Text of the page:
[2] It is next contended that the assessment, if valid, could not become a lien upon property owned by E. O. Thompson because he was not the owner of the personal property. Section 3717 of the Political Code provides that such a tax on personal property is a lien upon the real property of the owner thereof. We think the word "owner" in section 3717 of the Political Code was intended in the same sense as the word "owned" in section 3821 of that code, the latter section having been interpreted and applied in the case of RCA Photophone, Inc., v. Huffman, supra. As we said in that case: "While it is true that statutes under which taxes are levied for public purposes are to be strictly construed in favor of the individual and against the taxing power it is equally true that language must not be given an unnatural construction in order to defeat the tax legislation nor the plain intent of legislation disregarded." While property may be said, in a technical sense, to belong to a partnership rather than to the individuals composing the same, in a practical and very real sense such property is owned by the partners and at least for the purpose of taxation may be so considered. If a person is sufficiently an "owner" to permit the assessment to [13 Cal. App. 2d 138] be made to him, and to become liable for its payment, he is sufficiently an "owner" to permit the tax to become a lien on his real property. This conforms to common experience and if it were not true, the tax on partnership property could never be assessed with the real property of the real owners thereof but must always be collected at the time, or the personal property seized and sold. In our opinion this was not the intention of these statutes and it is not necessary to give them such an unnatural and technical construction. If E. O. Thompson, as the real owner of a half interest in this personal property and as the one in possession and control of all of it, authorized it to be assessed with his real estate, the same must be held to constitute a valid lien. He was the owner of the property, within the meaning of these statutes, and personally liable for the payment of the tax, and there is nothing in the situation to prevent the tax from becoming a lien on his real property, at his request and with his consent.

[3] The appellant contends that the evidence is not sufficient to show that E. O. Thompson authorized the placing of this assessment against his half interest in the real property. The assessment record was introduced in evidence showing a direction to assess this personal property with this real property, the statement being signed by one Jeffords as manager for each partnership. There is evidence that these and all other affairs of these partnerships had been long handled as a family affair, that the assessment of this personal property had been handled in this manner for several years before the year in question, that Jeffords was trying to straighten out the affairs for the family, that E. O. Thompson had in past years directed the assessor to assess the property in this manner, and Jeffords testified that E. O. Thompson had authorized him to do so in this instance. The appellant testified that she and E. O. Thompson were the guiding spirits in the partnerships, that the tax statements were gotten out in the office, and that she could not recall whether or not E. O. Thompson had promised to pay the taxes. [4] It is argued that Jeffords could have had no authority to turn in this tax statement unless the same was in writing, under the statute of frauds, as otherwise the effect would be to make E. O. Thompson undertake to answer for the debt of another. As a surviving partner E. O. Thompson was liable for all debts of the partnership and if he undertook to pay or secure such [13 Cal. App. 2d 139] indebtedness as this tax he was not agreeing to answer for the default of another within the meaning of the statute of frauds. While we think the evidence, with the reasonable inferences therefrom, is sufficient to sustain the finding that E. O. Thompson authorized the making of this assessment in this manner, this finding was not necessary to the judgment. [5] A statement was put in and the tax was assessed against this real property. It was the duty of E. O. Thompson to make such a statement under section 3629 of the Political Code. It must be presumed that he did his duty and there is no evidence of any other statement having been made. It must also be presumed that the assessor performed his duty in making the assessment. Moreover, this proceeding was brought by the petitioner and the burden rested upon her to show that the assessment had been illegally made against this property. There is absolutely no evidence to show that the statement was made without the authority of E. O. Thompson and the petitioner has failed to produce any evidence to show that she was entitled to relief. It is significant, in this connection, that E. O. Thompson was not called by the appellant as a witness.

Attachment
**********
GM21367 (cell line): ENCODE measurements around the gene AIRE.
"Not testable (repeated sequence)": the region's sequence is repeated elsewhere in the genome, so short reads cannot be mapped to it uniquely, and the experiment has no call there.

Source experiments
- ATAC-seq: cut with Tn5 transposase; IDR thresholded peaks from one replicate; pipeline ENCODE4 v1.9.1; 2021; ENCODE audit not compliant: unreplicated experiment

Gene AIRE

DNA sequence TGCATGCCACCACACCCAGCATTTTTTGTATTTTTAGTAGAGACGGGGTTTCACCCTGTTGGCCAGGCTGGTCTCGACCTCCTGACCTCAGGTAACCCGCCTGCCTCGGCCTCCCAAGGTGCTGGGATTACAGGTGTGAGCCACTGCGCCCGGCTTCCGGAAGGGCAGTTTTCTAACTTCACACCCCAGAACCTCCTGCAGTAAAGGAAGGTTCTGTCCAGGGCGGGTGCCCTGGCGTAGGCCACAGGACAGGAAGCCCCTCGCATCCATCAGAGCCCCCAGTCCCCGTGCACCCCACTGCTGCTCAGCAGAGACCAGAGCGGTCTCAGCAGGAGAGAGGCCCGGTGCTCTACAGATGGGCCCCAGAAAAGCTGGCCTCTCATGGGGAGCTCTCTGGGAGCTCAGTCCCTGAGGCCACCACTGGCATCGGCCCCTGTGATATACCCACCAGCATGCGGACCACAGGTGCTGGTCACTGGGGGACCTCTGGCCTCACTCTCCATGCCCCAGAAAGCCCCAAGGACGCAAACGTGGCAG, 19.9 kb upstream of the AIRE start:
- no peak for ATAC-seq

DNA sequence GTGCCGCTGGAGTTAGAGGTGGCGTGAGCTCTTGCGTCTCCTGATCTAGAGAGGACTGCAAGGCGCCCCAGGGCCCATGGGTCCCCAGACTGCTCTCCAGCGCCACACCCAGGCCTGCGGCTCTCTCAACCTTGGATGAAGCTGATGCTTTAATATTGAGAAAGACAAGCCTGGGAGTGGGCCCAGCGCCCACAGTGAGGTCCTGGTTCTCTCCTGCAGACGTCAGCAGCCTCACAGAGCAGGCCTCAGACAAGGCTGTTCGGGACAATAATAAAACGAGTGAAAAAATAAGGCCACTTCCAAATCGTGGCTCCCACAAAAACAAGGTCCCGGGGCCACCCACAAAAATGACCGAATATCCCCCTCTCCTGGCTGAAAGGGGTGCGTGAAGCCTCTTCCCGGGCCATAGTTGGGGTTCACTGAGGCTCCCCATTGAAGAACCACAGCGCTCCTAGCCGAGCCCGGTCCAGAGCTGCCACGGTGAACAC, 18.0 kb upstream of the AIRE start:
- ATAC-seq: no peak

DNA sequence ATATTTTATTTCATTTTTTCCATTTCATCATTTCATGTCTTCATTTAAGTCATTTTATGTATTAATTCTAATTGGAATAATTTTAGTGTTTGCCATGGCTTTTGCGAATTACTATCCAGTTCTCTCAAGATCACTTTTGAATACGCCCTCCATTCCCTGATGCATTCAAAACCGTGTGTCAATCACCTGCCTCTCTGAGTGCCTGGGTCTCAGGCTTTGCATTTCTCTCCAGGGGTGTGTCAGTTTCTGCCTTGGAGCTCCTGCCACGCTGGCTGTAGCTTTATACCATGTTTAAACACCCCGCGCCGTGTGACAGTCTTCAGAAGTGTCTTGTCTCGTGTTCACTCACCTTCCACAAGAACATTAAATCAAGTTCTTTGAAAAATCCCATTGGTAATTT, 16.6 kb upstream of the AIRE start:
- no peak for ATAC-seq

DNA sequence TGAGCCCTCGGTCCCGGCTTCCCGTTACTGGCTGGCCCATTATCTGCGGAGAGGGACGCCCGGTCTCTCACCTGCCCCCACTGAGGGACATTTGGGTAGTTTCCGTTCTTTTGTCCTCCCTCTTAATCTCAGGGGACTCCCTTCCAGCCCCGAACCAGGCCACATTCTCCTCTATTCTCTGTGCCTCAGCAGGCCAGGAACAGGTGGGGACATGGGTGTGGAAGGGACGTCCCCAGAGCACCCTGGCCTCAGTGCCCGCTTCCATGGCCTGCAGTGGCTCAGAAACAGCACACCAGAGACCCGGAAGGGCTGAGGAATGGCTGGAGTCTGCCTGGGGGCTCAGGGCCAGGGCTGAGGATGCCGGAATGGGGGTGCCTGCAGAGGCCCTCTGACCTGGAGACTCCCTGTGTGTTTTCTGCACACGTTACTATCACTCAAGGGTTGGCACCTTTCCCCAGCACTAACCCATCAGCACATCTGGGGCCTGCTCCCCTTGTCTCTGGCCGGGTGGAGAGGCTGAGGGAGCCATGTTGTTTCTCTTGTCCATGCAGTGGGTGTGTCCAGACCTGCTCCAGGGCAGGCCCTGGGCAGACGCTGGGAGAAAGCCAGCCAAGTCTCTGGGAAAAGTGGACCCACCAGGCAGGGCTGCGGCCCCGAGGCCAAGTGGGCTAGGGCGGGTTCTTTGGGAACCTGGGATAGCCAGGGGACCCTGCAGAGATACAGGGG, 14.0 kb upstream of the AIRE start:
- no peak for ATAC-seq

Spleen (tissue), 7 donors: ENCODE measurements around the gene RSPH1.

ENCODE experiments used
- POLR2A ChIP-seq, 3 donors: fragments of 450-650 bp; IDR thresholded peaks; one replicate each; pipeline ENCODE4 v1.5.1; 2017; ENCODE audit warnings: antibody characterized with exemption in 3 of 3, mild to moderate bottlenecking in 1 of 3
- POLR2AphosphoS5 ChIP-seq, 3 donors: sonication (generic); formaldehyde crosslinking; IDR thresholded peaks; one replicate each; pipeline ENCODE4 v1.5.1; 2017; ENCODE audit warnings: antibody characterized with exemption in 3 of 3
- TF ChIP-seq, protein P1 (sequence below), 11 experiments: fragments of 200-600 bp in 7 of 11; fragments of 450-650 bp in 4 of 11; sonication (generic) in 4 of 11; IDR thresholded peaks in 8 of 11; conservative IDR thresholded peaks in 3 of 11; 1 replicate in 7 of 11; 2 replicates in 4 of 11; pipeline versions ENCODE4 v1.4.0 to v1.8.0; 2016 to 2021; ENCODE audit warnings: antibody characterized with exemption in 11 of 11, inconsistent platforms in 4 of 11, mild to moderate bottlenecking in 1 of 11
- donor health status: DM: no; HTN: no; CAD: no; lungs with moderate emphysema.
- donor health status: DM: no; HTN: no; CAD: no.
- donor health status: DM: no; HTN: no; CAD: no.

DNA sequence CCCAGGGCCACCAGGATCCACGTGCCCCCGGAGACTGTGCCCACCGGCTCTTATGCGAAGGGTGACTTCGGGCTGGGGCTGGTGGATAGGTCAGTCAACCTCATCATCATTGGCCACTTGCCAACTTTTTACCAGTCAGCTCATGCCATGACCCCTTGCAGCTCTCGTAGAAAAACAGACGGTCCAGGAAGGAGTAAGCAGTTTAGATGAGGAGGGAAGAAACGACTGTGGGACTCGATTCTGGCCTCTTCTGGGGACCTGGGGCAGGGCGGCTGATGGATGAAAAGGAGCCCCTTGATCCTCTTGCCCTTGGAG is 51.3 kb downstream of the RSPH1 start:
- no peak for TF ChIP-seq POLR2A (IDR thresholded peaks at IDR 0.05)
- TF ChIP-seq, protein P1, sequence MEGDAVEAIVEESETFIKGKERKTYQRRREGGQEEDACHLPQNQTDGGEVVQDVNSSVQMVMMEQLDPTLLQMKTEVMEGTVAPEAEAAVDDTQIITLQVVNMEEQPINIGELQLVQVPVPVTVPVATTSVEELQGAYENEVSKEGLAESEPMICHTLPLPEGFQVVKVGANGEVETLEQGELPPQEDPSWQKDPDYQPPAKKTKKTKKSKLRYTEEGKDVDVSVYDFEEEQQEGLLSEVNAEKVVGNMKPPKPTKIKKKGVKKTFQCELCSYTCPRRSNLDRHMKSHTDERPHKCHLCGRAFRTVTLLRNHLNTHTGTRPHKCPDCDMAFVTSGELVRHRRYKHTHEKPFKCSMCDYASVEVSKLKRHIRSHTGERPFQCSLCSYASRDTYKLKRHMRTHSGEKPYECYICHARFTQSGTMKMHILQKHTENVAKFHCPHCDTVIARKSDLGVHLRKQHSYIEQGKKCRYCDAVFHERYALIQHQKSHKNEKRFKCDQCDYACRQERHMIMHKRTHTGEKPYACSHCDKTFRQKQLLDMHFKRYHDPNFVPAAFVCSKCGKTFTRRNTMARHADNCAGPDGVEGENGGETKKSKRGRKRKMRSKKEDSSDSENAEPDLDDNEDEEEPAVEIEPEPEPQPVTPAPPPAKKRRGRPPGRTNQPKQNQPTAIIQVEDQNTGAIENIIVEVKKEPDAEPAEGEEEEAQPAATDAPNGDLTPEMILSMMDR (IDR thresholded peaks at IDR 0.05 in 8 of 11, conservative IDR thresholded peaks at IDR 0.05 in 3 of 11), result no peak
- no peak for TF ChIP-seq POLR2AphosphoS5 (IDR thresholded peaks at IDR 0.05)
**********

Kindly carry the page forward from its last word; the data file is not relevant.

It may be added that the record sufficiently shows that both E. O. Thompson and the petitioner are estopped from attacking this assessment after the lapse of several years. In so far as is shown by the record, all of the equities are on the side of the respondents.

The judgment appealed from is affirmed.

Marks, J., and Jennings, J., concurred.